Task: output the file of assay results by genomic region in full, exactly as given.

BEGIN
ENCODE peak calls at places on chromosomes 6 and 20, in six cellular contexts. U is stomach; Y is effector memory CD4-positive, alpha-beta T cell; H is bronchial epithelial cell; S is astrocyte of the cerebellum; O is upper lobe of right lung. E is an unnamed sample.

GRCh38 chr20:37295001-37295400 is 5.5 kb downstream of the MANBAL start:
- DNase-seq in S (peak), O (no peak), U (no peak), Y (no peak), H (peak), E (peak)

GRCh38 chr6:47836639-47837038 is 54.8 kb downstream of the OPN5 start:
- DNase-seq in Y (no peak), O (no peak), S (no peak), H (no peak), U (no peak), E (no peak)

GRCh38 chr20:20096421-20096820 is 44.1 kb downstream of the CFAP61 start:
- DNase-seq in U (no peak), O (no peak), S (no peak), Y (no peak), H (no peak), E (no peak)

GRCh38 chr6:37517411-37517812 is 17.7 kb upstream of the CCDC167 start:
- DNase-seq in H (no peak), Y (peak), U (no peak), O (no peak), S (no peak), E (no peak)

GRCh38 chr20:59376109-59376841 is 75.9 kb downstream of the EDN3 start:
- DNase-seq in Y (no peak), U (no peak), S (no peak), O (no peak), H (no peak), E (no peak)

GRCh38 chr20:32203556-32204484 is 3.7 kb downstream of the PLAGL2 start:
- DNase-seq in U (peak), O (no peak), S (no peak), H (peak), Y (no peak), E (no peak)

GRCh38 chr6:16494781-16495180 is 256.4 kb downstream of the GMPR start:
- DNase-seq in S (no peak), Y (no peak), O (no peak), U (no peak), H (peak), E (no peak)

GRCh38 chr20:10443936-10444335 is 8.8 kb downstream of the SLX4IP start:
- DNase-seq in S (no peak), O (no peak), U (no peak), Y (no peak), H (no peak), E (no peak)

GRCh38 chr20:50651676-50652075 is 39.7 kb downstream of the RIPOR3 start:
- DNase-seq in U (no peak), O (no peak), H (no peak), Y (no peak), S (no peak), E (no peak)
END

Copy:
ENCODE peak calls at places on chromosomes 6 and 20, in six cellular contexts. U is stomach; Y is effector memory CD4-positive, alpha-beta T cell; H is bronchial epithelial cell; S is astrocyte of the cerebellum; O is upper lobe of right lung. E is an unnamed sample.

GRCh38 chr20:37295001-37295400 is 5.5 kb downstream of the MANBAL start:
- DNase-seq in S (peak), O (no peak), U (no peak), Y (no peak), H (peak), E (peak)

GRCh38 chr6:47836639-47837038 is 54.8 kb downstream of the OPN5 start:
- DNase-seq in Y (no peak), O (no peak), S (no peak), H (no peak), U (no peak), E (no peak)

GRCh38 chr20:20096421-20096820 is 44.1 kb downstream of the CFAP61 start:
- DNase-seq in U (no peak), O (no peak), S (no peak), Y (no peak), H (no peak), E (no peak)

GRCh38 chr6:37517411-37517812 is 17.7 kb upstream of the CCDC167 start:
- DNase-seq in H (no peak), Y (peak), U (no peak), O (no peak), S (no peak), E (no peak)

GRCh38 chr20:59376109-59376841 is 75.9 kb downstream of the EDN3 start:
- DNase-seq in Y (no peak), U (no peak), S (no peak), O (no peak), H (no peak), E (no peak)

GRCh38 chr20:32203556-32204484 is 3.7 kb downstream of the PLAGL2 start:
- DNase-seq in U (peak), O (no peak), S (no peak), H (peak), Y (no peak), E (no peak)

GRCh38 chr6:16494781-16495180 is 256.4 kb downstream of the GMPR start:
- DNase-seq in S (no peak), Y (no peak), O (no peak), U (no peak), H (peak), E (no peak)

GRCh38 chr20:10443936-10444335 is 8.8 kb downstream of the SLX4IP start:
- DNase-seq in S (no peak), O (no peak), U (no peak), Y (no peak), H (no peak), E (no peak)

GRCh38 chr20:50651676-50652075 is 39.7 kb downstream of the RIPOR3 start:
- DNase-seq in U (no peak), O (no peak), H (no peak), Y (no peak), S (no peak), E (no peak)